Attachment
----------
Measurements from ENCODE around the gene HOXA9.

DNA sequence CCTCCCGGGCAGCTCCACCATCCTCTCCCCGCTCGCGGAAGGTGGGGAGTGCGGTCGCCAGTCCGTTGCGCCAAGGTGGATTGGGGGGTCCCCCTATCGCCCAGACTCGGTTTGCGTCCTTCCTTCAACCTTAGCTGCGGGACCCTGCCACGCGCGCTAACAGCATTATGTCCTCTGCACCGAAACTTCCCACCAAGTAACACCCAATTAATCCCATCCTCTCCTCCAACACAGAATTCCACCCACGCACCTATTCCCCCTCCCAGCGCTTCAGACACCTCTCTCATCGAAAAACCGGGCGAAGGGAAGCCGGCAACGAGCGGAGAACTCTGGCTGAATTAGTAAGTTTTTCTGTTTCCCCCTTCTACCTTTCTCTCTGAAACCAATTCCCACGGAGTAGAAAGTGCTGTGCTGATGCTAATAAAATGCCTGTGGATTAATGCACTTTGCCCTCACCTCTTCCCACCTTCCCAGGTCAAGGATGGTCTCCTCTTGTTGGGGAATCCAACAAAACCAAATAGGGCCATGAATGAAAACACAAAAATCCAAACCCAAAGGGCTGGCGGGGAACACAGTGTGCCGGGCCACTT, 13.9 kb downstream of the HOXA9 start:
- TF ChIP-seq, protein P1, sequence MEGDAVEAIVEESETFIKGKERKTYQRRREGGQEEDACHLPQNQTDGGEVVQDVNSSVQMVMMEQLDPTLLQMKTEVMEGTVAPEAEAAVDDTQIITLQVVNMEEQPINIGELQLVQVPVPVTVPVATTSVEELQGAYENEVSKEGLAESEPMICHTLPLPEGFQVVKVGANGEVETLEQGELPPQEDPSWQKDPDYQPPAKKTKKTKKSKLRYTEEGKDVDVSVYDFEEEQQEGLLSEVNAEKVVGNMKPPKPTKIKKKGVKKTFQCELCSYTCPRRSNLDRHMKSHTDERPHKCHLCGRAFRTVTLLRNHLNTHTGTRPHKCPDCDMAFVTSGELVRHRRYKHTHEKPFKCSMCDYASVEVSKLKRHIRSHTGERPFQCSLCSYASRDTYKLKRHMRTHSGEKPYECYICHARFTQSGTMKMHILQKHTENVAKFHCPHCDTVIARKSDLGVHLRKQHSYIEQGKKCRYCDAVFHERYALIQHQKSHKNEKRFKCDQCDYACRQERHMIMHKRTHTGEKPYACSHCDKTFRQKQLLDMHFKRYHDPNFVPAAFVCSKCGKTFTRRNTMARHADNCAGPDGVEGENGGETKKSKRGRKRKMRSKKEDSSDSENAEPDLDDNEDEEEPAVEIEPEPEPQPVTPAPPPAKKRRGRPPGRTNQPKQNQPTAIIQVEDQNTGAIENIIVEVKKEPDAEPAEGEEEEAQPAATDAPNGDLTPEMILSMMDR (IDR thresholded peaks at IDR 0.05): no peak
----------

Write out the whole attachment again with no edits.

Measurements from ENCODE around the gene HOXA9.

DNA sequence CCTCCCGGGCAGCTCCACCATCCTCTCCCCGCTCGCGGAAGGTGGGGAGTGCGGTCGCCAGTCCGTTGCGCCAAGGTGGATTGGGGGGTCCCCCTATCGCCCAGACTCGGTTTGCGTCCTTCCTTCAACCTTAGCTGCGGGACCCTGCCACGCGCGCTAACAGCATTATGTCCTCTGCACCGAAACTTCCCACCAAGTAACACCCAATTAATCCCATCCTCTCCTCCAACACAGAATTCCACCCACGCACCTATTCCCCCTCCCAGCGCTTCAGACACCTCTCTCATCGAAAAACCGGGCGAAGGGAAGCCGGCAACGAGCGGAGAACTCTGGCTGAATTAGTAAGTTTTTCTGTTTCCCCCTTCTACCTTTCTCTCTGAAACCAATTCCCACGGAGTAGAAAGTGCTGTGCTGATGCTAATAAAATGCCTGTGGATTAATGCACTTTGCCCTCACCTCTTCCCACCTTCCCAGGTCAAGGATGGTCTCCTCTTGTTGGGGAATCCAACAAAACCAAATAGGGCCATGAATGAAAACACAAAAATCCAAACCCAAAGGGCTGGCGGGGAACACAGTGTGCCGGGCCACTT, 13.9 kb downstream of the HOXA9 start:
- TF ChIP-seq, protein P1, sequence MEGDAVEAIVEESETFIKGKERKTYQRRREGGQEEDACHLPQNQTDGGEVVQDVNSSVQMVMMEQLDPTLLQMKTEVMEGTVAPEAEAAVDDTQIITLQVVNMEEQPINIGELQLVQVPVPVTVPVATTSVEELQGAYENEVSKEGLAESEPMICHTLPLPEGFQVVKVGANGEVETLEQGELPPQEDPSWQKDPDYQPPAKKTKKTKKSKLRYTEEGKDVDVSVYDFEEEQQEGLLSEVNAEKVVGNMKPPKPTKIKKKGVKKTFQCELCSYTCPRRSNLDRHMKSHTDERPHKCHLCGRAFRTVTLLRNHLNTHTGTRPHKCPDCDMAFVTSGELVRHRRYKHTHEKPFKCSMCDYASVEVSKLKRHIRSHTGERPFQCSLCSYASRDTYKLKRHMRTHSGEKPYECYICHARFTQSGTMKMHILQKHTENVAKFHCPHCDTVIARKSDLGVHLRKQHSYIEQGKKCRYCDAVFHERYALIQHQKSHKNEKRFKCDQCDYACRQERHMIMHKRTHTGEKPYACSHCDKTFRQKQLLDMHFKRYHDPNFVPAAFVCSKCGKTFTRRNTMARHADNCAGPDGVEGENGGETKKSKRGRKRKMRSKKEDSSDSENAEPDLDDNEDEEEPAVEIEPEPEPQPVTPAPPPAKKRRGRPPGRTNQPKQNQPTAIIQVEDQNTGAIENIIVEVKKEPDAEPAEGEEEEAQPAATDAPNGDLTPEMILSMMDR (IDR thresholded peaks at IDR 0.05): no peak